A proposal that would restrict the use of takeout containers made out of Styrofoam and other hard-to-recycle plastics drew testimony from more than a dozen people before a City Council panel today, ranging from environmentalists to advocates of the plastic industry.
The measure mandates that restaurants offer customers food only in cups, plates, and to-go containers that are easily recyclable. Prepackaged food by a manufacturer would be excluded.
The changes, which are being written as revisions to a rarely-enforced 25 year-old ordinance, also expand the types of “environmentally acceptable packaging” to include compostable items and lower the penalty for businesses from a misdemeanor to an administrative citation. The new law would take effect on the next Earth Day: April 22, 2015.
Various small business owners, including the Indian restaurant Gandhi Mahal, testified in support of the packaging restrictions. Some opponents who represent the packaging industry, though, told council members that it would take away consumers’ choices and that recycling polystyrene foam – commonly known as Styrofoam – is possible.
“A ban on polystyrene foam is fairly drastic,” said Russ Snyder, plant manager at Genpak LLC, which produces food containers and packaging. “It won’t eliminate waste, and … will be replaced by another form of packaging.”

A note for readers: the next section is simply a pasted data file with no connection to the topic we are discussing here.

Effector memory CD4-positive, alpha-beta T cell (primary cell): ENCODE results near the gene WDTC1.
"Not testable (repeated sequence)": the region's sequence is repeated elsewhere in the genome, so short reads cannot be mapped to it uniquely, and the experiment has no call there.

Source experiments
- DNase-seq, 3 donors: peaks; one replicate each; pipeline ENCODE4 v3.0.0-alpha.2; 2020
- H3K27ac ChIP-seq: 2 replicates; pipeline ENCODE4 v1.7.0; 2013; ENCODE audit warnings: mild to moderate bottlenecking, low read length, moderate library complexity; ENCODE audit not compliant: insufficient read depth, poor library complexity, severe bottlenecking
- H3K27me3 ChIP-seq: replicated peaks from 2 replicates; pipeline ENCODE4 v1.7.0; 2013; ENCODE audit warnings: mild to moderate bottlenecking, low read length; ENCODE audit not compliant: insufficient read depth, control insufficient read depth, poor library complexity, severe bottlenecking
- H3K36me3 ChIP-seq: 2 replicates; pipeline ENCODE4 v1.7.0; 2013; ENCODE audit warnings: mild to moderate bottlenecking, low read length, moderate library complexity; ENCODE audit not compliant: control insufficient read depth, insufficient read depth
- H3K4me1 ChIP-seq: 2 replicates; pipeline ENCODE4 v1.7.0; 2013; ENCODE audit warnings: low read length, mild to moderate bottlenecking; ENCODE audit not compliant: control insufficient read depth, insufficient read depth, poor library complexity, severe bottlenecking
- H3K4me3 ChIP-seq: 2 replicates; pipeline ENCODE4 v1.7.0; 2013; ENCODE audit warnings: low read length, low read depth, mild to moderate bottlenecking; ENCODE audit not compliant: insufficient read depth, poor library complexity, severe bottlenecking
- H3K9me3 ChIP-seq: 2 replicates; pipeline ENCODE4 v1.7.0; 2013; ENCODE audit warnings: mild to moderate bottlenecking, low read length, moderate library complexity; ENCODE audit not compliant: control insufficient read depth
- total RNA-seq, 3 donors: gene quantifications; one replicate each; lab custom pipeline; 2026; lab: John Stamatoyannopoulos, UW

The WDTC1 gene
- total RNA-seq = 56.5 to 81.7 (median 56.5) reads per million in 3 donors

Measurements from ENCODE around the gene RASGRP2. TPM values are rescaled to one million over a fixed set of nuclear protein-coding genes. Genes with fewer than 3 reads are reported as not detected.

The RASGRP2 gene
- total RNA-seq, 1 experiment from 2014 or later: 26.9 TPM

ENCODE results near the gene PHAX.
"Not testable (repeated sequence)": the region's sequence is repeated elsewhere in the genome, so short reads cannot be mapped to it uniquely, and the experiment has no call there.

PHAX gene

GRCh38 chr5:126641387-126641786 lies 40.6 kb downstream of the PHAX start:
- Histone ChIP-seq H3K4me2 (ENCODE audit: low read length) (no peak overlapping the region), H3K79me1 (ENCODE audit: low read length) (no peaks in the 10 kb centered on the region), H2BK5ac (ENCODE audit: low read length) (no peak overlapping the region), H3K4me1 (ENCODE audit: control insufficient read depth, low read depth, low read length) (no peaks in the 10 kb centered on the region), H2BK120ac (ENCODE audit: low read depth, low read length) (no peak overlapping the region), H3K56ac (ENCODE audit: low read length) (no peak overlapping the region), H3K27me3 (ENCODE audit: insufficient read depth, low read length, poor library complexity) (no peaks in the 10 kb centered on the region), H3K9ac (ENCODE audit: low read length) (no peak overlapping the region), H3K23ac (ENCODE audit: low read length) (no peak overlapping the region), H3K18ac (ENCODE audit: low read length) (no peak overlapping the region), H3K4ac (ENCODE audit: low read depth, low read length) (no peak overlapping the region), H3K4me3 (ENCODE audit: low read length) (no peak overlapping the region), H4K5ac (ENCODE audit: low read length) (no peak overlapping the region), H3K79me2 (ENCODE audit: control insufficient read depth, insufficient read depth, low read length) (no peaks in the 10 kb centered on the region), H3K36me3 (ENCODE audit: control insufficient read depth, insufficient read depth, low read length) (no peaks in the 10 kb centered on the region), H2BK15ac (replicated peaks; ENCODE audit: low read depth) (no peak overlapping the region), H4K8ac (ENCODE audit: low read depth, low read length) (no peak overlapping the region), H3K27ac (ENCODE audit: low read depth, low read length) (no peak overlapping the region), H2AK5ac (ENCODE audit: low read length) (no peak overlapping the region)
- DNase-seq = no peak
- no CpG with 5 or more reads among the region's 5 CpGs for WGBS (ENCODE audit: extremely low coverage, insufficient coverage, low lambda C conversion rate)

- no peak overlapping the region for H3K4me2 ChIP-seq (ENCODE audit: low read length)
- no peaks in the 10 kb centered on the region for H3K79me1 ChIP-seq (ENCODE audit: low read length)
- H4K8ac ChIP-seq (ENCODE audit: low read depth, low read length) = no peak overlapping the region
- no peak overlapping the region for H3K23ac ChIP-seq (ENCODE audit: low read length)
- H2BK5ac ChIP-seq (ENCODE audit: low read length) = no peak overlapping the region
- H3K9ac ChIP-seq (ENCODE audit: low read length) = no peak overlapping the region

Mike Levy, director of the Plastic Foodservice Packaging Group, said that polystyrene foam is 95 percent air, and that “it creates a lot less waste, both in weight and volume.” He noted that other cities have all looked at recycling the material.
For instance, last year New York enacted a ban on food stores using the material, but the city is continuing to explore whether there is an economically feasible recycling market for polystyrene foam. If there isn’t, the prohibition will take effect July 2015.
Dan McElroy, of the Minnesota Restaurant Association, offered general support for the proposal but disputed some of the details, and suggested that the city launch a similar pilot program for recycling Styrofoam before banning it.
“The bottom line for my members is we want to be good environmental citizens,” he said.
Council Member Andrew Johnson, who introduced the proposal, said the city wants to think about any possible impact on businesses – but that everyone is already paying the environmental and health costs of restaurants using such packaging.